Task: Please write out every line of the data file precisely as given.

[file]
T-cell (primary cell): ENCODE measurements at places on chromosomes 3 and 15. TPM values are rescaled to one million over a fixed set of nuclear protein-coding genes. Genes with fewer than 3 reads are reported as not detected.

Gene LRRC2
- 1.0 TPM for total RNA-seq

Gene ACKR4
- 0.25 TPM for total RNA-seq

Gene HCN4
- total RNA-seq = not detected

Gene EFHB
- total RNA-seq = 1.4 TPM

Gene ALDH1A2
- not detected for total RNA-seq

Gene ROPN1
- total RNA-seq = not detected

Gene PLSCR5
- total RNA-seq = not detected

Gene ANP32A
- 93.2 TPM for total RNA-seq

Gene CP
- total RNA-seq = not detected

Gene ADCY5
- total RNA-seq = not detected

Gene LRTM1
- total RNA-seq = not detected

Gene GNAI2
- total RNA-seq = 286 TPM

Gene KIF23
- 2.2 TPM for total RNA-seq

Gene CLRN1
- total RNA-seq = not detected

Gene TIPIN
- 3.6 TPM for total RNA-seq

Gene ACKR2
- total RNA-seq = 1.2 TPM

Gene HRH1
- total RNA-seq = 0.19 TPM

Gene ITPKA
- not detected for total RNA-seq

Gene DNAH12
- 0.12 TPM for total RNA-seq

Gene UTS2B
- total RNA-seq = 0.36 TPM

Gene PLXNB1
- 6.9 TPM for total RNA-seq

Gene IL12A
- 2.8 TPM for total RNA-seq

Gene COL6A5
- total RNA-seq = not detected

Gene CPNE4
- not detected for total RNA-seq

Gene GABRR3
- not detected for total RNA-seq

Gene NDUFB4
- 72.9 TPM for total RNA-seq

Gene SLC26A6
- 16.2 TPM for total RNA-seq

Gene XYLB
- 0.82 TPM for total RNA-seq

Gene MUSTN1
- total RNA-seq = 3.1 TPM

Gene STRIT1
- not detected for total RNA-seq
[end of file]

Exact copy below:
T-cell (primary cell): ENCODE measurements at places on chromosomes 3 and 15. TPM values are rescaled to one million over a fixed set of nuclear protein-coding genes. Genes with fewer than 3 reads are reported as not detected.

Gene LRRC2
- 1.0 TPM for total RNA-seq

Gene ACKR4
- 0.25 TPM for total RNA-seq

Gene HCN4
- total RNA-seq = not detected

Gene EFHB
- total RNA-seq = 1.4 TPM

Gene ALDH1A2
- not detected for total RNA-seq

Gene ROPN1
- total RNA-seq = not detected

Gene PLSCR5
- total RNA-seq = not detected

Gene ANP32A
- 93.2 TPM for total RNA-seq

Gene CP
- total RNA-seq = not detected

Gene ADCY5
- total RNA-seq = not detected

Gene LRTM1
- total RNA-seq = not detected

Gene GNAI2
- total RNA-seq = 286 TPM

Gene KIF23
- 2.2 TPM for total RNA-seq

Gene CLRN1
- total RNA-seq = not detected

Gene TIPIN
- 3.6 TPM for total RNA-seq

Gene ACKR2
- total RNA-seq = 1.2 TPM

Gene HRH1
- total RNA-seq = 0.19 TPM

Gene ITPKA
- not detected for total RNA-seq

Gene DNAH12
- 0.12 TPM for total RNA-seq

Gene UTS2B
- total RNA-seq = 0.36 TPM

Gene PLXNB1
- 6.9 TPM for total RNA-seq

Gene IL12A
- 2.8 TPM for total RNA-seq

Gene COL6A5
- total RNA-seq = not detected

Gene CPNE4
- not detected for total RNA-seq

Gene GABRR3
- not detected for total RNA-seq

Gene NDUFB4
- 72.9 TPM for total RNA-seq

Gene SLC26A6
- 16.2 TPM for total RNA-seq

Gene XYLB
- 0.82 TPM for total RNA-seq

Gene MUSTN1
- total RNA-seq = 3.1 TPM

Gene STRIT1
- not detected for total RNA-seq